rose water panna cotta: panna cotta truce

For years her impeccably over-manicured appearance assaulted my sense of worth. Every strand of her hair was perfectly in place.  Every blouse perfectly pressed.  Even every tooth was perfectly white.  She carried around a sense of calm that only seemed to put me on guard:  no one had it this together unless they were a lobotomized robot from The Stepford Wives.  On top of it all, she was making money.  Lots of money.  Loadfuls of money.  With a television show, radio show, magazine, clothes, home goods and decorating lines, Martha Stewart was organized and filthy rich and I couldn’t help but hate her for it.
 
Perhaps it was the ‘misery loves company’ motto that I was riding my hatred on.  While I am hardly miserable, organized and impeccable I certainly am not.  While the years progressed with Martha presenting a well-kept bob and hand-carved napkin holders, mine developed into further chaos as I stumbled through motherhood with two rambunctiously delicious, yet disorderly children.  Taking care of them became my primary focus, and, like a rebellious teenager, I refused to take any of Martha’s organizational advice.
 
Shoes strewn about and long-lost remote controls stuffed in the crevices of stained couches (amongst a sea of other items I was too afraid to dig up) became my daily décor.  Whereas Martha promised an orderly life begins with an orderly linen closet (label shelves by rooms where the linens are used), my linens (and life) seemed to wait helplessly forgotten in the dirty clothes hamper.
 
Something dawned on me, possibly after stepping on my son’s latest open Bakugan toy (a very unpleasant experience indeed), that I needn’t fight Martha so much as embrace her.  It was a realization an adult gets when they finally appreciate what a great parent they fought with all those teenage years. Maybe there was some logic to what she was saying, even in a pink pinstripe button down, heavy-on-the-starch.  Organizing my life would begin with my linen closet and all the tiny, scattered things around it.  With the same Martha calm I had battled all these years, I sat down to create a new, color-coded organization system for my house, breaking up different disaster areas into hues:  blue zone for living room, red for entrance way, orange for bathroom and purple for bedrooms.
 
It only took a few short training sessions (and lots of shiny stickers) before my house was a thriving organizational success.  All I needed to do was shout, “Blue Zone” in the sternest sergeant voice I could muster and my children feverishly began cleaning it up.   
 
I felt I was finally understanding Martha after all these years.  Maybe even appreciating her a bit. Even her small stint in jail hadn’t slowed her down. She was right back out there organizing lives away, even, as it turns out, mine.

This Valentine’s Day I seek out her expertise.  In this department, she doesn’t disappoint.  This year she is suggesting we reconnect with the long lost art of penmanship and create love notes filled with whoops and swirls and fancy paper.  Sounds lovely and looks breath-taking in her glossy magazine, but I can’t help to still scoff a bit at such time-consuming pointlessness and my new phone beckons me to continue decomposing my favored language with a love-filled text instead: ILU 4EAE.  HPY VD.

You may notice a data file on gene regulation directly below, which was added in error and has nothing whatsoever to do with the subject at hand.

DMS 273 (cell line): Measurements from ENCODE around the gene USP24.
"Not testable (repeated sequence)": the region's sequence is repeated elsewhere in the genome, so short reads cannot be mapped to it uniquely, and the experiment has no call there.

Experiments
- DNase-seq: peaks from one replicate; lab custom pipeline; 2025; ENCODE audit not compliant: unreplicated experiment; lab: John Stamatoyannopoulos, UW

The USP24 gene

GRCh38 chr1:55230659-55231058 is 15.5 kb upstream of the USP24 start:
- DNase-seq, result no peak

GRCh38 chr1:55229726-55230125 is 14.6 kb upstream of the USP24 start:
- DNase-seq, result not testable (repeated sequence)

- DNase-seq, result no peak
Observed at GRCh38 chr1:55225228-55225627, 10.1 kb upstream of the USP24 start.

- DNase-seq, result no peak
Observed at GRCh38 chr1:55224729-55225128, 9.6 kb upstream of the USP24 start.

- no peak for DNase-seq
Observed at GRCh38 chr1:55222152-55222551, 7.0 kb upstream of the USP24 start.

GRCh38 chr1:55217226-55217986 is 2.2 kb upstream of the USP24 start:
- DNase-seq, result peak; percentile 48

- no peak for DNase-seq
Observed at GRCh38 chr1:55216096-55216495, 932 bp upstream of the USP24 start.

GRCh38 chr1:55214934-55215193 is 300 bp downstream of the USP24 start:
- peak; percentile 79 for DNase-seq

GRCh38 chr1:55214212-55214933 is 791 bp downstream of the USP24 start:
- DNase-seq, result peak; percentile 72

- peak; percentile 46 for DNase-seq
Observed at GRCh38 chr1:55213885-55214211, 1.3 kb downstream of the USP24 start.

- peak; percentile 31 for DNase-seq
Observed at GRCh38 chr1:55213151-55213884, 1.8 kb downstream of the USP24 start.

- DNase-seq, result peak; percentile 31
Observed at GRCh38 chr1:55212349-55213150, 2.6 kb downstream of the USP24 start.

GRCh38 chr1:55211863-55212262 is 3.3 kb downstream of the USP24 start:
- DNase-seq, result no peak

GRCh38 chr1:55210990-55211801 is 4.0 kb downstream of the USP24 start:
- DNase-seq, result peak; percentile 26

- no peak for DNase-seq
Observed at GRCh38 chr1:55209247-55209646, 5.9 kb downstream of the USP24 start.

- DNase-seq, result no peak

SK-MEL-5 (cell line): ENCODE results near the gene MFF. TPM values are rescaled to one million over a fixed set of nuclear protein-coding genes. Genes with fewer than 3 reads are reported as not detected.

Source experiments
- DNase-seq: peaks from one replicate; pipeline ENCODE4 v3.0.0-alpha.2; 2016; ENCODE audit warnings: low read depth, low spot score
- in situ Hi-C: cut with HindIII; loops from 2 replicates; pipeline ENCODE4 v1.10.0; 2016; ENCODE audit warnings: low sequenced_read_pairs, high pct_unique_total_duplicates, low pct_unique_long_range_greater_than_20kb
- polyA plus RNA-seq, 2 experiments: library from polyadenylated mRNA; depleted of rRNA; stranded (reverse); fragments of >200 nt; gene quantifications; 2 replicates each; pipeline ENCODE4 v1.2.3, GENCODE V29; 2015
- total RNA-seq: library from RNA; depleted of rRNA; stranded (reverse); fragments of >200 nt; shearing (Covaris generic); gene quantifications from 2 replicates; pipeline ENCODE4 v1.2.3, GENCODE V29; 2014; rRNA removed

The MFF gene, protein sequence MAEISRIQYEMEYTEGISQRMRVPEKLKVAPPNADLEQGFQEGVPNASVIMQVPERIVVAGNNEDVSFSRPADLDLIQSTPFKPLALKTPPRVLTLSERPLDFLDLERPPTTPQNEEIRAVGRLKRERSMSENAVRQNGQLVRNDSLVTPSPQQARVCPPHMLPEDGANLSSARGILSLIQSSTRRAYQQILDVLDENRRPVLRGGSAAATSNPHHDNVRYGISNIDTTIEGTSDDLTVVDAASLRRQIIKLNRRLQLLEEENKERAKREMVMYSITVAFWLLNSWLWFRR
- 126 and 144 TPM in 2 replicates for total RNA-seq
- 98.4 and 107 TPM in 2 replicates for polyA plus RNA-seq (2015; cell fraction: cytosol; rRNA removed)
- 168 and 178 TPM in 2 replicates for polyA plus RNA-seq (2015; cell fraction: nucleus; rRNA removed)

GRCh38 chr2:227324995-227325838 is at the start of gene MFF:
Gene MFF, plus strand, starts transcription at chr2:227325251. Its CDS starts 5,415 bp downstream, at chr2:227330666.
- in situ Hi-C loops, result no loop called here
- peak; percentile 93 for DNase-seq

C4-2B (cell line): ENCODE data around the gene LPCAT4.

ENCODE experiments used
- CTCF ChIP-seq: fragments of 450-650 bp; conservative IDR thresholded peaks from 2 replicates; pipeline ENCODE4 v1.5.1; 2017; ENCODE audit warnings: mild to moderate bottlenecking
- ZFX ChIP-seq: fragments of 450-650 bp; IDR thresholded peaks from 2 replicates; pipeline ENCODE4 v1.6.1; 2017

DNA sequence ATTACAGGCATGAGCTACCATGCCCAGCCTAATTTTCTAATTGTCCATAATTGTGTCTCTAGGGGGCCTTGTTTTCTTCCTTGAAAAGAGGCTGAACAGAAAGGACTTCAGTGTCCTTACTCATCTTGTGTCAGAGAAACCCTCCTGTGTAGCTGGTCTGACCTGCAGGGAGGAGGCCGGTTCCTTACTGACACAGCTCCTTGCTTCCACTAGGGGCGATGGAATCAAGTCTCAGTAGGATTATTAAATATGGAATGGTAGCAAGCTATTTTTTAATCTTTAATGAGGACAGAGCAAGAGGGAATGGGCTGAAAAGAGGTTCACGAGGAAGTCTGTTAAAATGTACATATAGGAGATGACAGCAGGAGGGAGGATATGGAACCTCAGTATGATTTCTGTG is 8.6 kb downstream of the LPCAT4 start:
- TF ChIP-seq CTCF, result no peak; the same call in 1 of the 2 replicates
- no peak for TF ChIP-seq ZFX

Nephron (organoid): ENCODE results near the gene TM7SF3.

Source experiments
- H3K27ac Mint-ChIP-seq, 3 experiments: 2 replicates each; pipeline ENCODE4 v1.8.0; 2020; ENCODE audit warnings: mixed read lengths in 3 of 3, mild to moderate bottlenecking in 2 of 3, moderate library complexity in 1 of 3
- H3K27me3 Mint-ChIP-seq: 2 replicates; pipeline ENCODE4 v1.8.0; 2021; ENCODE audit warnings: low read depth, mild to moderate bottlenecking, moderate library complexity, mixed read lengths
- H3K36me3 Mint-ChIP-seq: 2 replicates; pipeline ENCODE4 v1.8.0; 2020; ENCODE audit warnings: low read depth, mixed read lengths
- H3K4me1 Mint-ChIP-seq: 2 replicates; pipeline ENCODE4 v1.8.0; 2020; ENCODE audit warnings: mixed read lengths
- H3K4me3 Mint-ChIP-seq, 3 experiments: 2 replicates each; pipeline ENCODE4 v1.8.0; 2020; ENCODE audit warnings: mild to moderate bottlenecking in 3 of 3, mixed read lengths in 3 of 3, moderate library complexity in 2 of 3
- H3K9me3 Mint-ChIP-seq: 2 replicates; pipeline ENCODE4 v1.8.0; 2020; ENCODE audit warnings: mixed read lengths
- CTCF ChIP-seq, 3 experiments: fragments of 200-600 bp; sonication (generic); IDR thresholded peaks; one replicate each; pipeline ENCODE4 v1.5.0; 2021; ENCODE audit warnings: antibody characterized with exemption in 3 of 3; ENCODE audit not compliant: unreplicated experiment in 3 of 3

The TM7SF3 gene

Dessert, however, is another realm I am willing to venture in. Martha offers many options, some taking up to several days to assemble, and the thought of how much laundry will pile up if I let my guard down to prepare such concoctions scares me into choosing her simplest and most elegant Valentine’s Day dessert:  rose water panna cotta with raspberries and lychees.  It is aesthetically pleasing and calm and full of love. Just as I long to be on that special day.

rose water panna cotta with raspberries and lychees

(adapted from Martha Stewart Living)

  • 1 1/2 cups heavy cream
  • 1 cup whole milk
  • 1/2 cup sugar
  • 2 1/4 teaspoon (1 packet) unflavored gelatin
  • 3 tablespoons cold water
  • 2 teaspoons rose water
  • 1 drop pink or red gel-paste food coloring
  • 2 cans lychee in syrup, drained and quartered, syrup reserved
  • 1 pint raspberries, halved
  • 2 tablespoons candied ginger, coarsely chopped
  • 4 unsprayed or organic rose petals for garnish (optional)
  1. Mix cream, milk and sugar in a saucepan over medium heat, stirring until sugar dissolves and mixture just begins to simmer. Remove from heat.
  2. Meanwhile, in a small bowl, sprinkle gelatin over cold water and let stand until softened, about 2 minutes. Add to hot cream mixture, stirring until gelatin dissolves.
  3. Add rose water and food coloring.
    Divide among four demitasse cups or 2-ounce ramekins. Refrigerate until set, about 2 hours (or overnight).
  4. To Serve:
    Dip bottoms of molds into hot water to loosen, then invert onto plates. Divide lychees, raspberries, and candied ginger among plates. Garnish each with a rose petal if using. Pour 2 tablespoons reserved lychee syrup onto each plate. Serve immediately.
  5. Serves 6
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rose water panna cotta: panna cotta truce

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